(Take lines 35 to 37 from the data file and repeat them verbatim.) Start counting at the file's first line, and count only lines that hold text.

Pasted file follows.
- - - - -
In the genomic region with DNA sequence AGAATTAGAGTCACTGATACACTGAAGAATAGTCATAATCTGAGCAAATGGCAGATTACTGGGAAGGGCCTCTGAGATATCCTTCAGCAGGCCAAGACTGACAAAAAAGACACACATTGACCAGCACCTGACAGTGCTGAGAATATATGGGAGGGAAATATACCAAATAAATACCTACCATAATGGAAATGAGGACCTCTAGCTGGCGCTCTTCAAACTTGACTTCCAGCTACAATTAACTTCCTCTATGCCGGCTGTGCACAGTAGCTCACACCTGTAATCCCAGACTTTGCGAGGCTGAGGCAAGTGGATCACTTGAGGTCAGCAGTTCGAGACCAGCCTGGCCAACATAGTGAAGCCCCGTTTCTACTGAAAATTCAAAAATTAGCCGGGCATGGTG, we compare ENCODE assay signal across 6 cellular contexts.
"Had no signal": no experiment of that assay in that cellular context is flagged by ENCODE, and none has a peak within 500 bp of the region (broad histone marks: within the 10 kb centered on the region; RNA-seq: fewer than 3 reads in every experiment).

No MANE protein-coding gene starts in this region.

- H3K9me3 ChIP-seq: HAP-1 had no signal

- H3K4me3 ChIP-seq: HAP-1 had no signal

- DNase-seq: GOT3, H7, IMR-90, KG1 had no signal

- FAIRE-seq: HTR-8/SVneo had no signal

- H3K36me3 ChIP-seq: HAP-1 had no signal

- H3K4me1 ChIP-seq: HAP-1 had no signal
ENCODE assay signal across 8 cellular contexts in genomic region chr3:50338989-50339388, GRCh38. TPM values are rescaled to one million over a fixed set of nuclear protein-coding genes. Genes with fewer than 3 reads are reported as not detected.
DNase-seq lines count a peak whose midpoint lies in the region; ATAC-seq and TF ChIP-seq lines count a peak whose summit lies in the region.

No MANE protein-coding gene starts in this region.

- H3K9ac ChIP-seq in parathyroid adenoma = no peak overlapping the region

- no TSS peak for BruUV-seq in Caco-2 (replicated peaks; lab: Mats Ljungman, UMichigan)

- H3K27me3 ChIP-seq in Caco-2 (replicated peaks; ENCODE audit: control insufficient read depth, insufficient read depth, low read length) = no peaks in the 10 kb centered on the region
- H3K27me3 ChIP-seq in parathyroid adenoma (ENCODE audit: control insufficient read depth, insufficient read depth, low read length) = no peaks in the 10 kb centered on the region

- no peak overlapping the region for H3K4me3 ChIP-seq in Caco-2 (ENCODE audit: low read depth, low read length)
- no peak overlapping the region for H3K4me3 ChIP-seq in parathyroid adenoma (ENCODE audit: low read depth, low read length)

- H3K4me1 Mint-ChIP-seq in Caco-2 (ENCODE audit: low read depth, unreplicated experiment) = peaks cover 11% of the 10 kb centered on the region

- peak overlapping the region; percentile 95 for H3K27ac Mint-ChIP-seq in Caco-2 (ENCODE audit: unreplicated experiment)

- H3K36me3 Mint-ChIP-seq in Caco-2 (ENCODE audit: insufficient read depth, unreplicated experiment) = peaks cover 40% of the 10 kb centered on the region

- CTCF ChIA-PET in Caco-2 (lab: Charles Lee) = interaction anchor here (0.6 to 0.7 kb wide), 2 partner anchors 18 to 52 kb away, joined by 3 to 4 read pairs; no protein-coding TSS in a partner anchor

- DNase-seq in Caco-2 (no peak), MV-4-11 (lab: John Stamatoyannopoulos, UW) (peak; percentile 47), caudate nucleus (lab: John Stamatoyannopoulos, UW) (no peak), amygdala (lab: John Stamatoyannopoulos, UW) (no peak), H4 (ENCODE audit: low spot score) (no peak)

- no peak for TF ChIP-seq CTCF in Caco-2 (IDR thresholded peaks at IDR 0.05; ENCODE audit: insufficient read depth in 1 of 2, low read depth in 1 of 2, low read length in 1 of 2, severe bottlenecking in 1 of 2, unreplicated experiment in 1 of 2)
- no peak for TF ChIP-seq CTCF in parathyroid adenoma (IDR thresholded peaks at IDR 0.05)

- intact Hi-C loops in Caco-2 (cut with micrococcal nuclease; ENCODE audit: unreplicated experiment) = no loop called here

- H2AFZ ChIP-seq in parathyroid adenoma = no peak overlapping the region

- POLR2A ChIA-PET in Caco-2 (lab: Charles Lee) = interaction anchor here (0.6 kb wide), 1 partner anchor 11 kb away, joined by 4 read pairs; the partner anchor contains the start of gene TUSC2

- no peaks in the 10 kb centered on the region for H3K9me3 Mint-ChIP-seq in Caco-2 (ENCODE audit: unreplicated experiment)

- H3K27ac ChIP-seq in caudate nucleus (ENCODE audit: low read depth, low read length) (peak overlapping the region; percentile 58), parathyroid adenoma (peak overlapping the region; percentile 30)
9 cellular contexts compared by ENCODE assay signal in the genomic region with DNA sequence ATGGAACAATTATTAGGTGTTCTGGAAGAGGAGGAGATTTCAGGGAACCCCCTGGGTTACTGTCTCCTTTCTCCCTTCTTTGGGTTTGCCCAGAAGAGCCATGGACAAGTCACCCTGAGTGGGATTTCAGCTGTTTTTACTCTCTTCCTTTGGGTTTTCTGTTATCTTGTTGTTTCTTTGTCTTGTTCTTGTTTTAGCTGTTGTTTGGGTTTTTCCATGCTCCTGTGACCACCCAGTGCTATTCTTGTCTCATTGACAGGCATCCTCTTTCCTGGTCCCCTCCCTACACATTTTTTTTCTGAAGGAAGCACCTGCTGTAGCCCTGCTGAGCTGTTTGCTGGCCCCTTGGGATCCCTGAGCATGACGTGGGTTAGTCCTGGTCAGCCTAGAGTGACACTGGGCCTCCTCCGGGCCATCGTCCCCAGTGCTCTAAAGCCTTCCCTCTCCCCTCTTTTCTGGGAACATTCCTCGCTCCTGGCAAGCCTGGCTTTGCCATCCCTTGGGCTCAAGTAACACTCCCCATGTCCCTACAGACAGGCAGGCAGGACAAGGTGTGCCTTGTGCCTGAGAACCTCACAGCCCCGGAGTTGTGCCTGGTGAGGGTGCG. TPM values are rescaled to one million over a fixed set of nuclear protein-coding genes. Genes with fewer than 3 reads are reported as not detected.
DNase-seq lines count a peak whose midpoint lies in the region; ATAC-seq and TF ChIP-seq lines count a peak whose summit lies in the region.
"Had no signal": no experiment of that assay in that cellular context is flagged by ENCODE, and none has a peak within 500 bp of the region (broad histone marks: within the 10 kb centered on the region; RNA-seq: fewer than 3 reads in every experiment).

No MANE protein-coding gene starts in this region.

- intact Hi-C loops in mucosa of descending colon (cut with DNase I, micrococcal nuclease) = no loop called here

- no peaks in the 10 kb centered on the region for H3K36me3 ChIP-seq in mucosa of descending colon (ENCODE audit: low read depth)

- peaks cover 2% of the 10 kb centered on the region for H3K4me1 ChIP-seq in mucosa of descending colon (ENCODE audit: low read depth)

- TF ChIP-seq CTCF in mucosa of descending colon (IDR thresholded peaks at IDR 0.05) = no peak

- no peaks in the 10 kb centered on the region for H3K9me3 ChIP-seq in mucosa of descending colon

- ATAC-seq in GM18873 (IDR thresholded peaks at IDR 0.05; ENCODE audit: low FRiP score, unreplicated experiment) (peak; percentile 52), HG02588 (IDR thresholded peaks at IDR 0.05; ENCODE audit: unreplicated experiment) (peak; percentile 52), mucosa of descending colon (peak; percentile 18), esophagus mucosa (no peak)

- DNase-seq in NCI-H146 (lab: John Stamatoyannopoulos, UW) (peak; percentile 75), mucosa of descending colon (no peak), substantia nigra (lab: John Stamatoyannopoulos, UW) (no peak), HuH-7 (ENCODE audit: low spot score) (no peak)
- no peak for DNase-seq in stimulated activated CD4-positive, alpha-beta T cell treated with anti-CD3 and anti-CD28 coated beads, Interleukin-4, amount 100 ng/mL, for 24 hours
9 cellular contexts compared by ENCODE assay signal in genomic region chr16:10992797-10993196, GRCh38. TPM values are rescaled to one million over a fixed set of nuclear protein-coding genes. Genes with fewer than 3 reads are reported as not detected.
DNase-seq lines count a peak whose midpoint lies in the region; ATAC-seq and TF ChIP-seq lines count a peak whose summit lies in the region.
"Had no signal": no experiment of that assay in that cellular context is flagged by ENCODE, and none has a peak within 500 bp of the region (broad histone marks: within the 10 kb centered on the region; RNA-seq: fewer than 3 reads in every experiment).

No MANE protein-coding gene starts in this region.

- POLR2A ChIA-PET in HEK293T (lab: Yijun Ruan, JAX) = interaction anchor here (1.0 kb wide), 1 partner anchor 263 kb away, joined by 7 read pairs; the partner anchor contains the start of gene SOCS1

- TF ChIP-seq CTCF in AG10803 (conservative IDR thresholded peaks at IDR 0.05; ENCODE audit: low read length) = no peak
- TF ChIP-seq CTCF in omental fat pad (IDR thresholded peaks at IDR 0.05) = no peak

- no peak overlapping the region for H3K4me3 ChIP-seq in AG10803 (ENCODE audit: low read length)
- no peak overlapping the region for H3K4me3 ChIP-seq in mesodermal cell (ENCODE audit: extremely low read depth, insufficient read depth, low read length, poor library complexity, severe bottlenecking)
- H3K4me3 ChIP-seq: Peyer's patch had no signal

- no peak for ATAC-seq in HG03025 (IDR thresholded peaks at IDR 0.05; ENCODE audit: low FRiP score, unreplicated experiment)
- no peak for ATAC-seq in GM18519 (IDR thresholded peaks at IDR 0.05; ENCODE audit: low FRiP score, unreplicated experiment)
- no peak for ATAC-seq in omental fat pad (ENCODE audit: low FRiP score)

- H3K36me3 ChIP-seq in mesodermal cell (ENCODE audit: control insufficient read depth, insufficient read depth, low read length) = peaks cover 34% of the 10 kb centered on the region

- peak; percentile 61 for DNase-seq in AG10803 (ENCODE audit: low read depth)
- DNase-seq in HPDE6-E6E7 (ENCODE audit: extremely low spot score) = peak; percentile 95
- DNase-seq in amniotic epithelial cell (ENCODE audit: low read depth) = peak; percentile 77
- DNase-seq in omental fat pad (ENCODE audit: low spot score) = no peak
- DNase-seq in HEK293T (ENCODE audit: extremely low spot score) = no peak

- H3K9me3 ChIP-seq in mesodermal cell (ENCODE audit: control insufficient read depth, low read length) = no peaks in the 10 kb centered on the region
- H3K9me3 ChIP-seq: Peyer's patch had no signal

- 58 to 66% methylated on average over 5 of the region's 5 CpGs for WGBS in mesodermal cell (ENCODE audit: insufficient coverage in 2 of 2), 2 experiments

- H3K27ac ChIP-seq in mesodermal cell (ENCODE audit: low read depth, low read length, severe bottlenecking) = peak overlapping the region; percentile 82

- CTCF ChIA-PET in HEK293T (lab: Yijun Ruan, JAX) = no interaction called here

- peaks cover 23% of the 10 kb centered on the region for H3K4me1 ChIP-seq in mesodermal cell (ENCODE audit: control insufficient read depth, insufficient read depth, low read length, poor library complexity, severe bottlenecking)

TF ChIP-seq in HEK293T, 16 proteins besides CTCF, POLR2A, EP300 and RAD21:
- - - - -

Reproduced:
- intact Hi-C loops in mucosa of descending colon (cut with DNase I, micrococcal nuclease) = no loop called here

- no peaks in the 10 kb centered on the region for H3K36me3 ChIP-seq in mucosa of descending colon (ENCODE audit: low read depth)

- peaks cover 2% of the 10 kb centered on the region for H3K4me1 ChIP-seq in mucosa of descending colon (ENCODE audit: low read depth)